On April 12, Maryland became the first state in the country to count incarcerated people as residents of their hometowns, rather than as residents of the place where they are imprisoned, for the purposes of legislative districting. The passage of the No Representation Without Population Act ends prison-based gerrymandering, which falsely inflates the political power of districts with prisons, due to the U.S. Census’s practice of counting incarcerated populations as residents of the prison.
It has recently come to light that after taking office, Virginia Gov. Bob McDonnell quietly instituted a new process to make it even harder for individuals with nonviolent felony convictions to have their voting rights restored.
On Saturday, "John" could not register to vote in Washington State. On Sunday, he could. John did not turn 18 on Sunday, nor did he become a citizen. Rather, a new law went into effect in Washington lifting the ban that prevented John, as well as thousands of other Washington citizens, from voting.
During the 2004 elections, Don Blankenship, the CEO of giant coal producer Massey Energy, decided to get involved in a State Supreme Court race. This coal baron had a big case coming before the court and knew he needed a more favorable vote count. So he started his own "issue advocacy organization" called "And For the Sake of the Kids." Due to his group's tax classification, he did not have to disclose the source of its funding: close to $3 million of his own money in a blatant effort to buy a seat on the West Virginia State Supreme Court. The effort paid off because, by the time it was revealed that Blankenship was the person funding the highly negative television ads, radio spots, and direct mailings, the damage was done and his candidate had won. When that big case came around, turned out the Massey energy had made a smart investment: The justice he helped elect provided the crucial vote in a 3-2 decision. (Coincidently, that justice's refusal to recuse himself from that case has led to the United States Supreme Court getting involved. The high court has agreed to hear the failure to recuse case next spring.)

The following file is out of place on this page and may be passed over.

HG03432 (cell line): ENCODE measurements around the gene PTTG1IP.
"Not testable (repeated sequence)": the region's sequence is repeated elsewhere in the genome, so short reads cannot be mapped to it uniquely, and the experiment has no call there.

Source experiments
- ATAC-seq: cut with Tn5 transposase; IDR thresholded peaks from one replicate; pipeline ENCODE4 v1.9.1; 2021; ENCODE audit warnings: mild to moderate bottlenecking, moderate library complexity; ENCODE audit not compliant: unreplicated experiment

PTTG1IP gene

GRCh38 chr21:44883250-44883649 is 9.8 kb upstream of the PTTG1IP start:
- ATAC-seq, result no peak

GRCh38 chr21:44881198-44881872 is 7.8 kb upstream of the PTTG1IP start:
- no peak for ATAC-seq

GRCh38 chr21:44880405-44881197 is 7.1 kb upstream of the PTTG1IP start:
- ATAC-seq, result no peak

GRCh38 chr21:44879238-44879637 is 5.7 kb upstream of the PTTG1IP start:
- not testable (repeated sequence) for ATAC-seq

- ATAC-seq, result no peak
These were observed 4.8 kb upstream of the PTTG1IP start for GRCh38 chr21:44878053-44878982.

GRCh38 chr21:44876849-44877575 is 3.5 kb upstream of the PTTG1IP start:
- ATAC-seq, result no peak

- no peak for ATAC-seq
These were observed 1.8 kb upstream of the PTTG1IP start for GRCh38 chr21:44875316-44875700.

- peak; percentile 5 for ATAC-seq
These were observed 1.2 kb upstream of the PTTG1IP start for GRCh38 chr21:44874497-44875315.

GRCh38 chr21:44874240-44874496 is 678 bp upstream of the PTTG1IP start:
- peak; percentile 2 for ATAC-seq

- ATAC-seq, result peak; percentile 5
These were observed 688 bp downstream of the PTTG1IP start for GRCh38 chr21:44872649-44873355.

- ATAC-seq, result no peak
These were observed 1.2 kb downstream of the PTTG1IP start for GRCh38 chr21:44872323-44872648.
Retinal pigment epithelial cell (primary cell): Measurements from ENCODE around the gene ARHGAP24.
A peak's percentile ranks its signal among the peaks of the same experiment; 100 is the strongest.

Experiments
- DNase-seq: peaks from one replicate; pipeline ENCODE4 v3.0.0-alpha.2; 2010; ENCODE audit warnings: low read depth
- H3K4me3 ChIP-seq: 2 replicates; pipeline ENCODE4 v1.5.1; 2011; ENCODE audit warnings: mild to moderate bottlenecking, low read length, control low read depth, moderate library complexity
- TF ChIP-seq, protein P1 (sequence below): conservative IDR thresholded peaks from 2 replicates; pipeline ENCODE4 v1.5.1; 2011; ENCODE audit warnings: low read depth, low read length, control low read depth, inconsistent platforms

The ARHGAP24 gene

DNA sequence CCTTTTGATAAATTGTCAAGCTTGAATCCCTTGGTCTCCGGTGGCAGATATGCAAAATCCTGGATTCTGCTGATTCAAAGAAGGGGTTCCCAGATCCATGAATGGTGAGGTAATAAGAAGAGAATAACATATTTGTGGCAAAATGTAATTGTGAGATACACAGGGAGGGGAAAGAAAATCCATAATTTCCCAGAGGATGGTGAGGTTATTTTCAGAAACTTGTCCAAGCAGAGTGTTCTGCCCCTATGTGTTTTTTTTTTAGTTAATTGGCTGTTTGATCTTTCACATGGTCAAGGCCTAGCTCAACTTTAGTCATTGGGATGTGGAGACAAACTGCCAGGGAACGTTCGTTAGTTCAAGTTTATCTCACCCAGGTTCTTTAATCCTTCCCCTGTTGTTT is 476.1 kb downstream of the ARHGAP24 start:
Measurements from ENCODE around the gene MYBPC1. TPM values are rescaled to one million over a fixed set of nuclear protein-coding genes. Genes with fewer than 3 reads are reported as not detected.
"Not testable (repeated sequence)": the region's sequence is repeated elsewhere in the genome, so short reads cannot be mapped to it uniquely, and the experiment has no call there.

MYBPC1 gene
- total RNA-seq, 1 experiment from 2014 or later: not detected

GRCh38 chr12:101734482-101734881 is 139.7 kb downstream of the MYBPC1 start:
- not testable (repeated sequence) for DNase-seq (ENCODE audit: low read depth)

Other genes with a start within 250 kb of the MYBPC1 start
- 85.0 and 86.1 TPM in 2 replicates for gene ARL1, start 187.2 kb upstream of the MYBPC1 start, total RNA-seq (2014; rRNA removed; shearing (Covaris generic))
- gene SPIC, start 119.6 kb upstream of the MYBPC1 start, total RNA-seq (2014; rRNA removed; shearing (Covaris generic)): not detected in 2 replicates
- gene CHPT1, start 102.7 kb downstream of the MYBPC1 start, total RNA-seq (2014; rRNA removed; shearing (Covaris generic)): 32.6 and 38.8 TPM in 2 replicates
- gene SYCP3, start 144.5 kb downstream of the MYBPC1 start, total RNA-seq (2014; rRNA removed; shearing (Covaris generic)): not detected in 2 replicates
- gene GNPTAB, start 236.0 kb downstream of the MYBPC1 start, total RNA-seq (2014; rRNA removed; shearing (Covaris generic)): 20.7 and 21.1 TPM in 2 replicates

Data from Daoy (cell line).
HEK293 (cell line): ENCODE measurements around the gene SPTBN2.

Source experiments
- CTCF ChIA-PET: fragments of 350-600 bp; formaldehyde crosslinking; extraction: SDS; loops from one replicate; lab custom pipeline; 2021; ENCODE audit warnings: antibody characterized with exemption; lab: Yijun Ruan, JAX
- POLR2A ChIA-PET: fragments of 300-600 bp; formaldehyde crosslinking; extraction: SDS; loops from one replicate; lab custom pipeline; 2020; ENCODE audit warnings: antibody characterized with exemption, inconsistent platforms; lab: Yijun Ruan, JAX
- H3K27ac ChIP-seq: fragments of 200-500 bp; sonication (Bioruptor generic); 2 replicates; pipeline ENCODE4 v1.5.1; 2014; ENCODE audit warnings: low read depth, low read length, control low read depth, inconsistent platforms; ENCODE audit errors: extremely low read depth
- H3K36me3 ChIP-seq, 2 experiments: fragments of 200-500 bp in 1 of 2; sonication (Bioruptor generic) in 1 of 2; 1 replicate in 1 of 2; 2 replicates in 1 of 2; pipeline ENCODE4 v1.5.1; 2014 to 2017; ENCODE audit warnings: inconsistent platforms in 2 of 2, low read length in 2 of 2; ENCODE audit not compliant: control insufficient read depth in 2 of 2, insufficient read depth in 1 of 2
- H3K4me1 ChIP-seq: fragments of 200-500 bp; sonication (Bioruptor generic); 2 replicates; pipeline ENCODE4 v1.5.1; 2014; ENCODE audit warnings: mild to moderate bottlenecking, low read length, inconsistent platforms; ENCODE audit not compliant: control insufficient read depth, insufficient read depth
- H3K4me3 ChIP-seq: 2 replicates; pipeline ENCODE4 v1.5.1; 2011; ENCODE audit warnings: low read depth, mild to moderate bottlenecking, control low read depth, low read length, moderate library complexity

It seems each day brings a new story about allegations of fraud during ACORN's voter registration drives. But what is often left out is that there is absolutely no credible evidence that phony registrations translate into fraudulent votes. Mickey Mouse or Donald Duck might be registered, but neither is likely to show up to vote on Election Day. But while voter registration fraud does not threaten the integrity of this election, there is a very real concern that widespread voter suppression does.
America is at an interesting historical juncture. An African American may well be elected president in a few weeks. From the 1600s to 1865 black slavery in this country was sanctioned by law. From the end of Reconstruction until 1965, a significant proportion of blacks in the South could not vote. Passage of the Civil Rights Act of 1964 and the Voting Rights Act of 1965 - acts signed by a Democratic president, supported in Congress by most Republicans and most northern Democrats and strongly resisted by most southern Democrats - led soon thereafter to a historic shift in party allegiance, in which the "party of Lincoln" adopted the so-called "southern strategy" of appealing to the racism of white southern Democrats, thereby driving blacks into the national Democratic Party. (It's worth noting that an average of only 51% of blacks nationally in 1952, 1956, and 1960 identified themselves as Democrats.)
It remained for a young campaign worker in Richard Nixon's 1968 campaign, Kevin Phillips, to write a book the following year, The Emerging Republican Majority, called by Newsweek "the political bible of the Nixon era," in which Phillips argued, "the GOP can build a winning coalition without Negro votes. Indeed, Negro-Democratic mutual identification was a major source of Democratic loss [in 1968]." The southern strategy continued to be openly employed in Republican presidential campaigns as late as 1988, and more subtely in succeeding elections.
Today, the ACLU filed a lawsuit in federal court against Ohio Secretary of State Jennifer Brunner and the Cuyahoga County Board of Elections to block the usage of a voting system that prevents voters from fixing mistakes on their ballots.
In December, Brunner cast a tie-breaking vote that forced Read More»
Today is Election Day – an opportunity to exercise your right to vote, one of your most basic and cherished rights as an American. So wherever you live and whatever your political views, this is the time to have your say and participate in our democracy.
A lot is at stake this year, so please be sure to make your voice heard. You’ll not only be choosing our nation’s president, but you may also be selecting your U.S. Senators and Representatives. And in 46 states, you’ll also be electing state legislators, who have a huge say about your fundamental rights and issues that affect you every day. Here are some resources to help you cast a ballot: